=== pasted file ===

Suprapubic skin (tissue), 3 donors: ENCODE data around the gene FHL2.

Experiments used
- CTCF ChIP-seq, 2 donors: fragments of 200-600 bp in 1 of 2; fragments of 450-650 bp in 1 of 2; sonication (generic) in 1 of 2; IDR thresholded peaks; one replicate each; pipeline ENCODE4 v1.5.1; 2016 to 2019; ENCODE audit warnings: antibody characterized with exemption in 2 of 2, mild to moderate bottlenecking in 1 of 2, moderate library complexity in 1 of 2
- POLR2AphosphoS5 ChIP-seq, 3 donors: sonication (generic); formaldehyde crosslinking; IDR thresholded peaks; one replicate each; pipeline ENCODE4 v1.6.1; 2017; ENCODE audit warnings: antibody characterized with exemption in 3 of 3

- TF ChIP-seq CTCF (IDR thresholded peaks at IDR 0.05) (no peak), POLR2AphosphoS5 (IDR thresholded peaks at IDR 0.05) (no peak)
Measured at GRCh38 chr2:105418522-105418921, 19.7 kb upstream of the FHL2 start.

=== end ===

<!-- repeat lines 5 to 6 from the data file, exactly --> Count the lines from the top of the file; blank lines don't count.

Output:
- TF ChIP-seq CTCF (IDR thresholded peaks at IDR 0.05) (no peak), POLR2AphosphoS5 (IDR thresholded peaks at IDR 0.05) (no peak)
Measured at GRCh38 chr2:105418522-105418921, 19.7 kb upstream of the FHL2 start.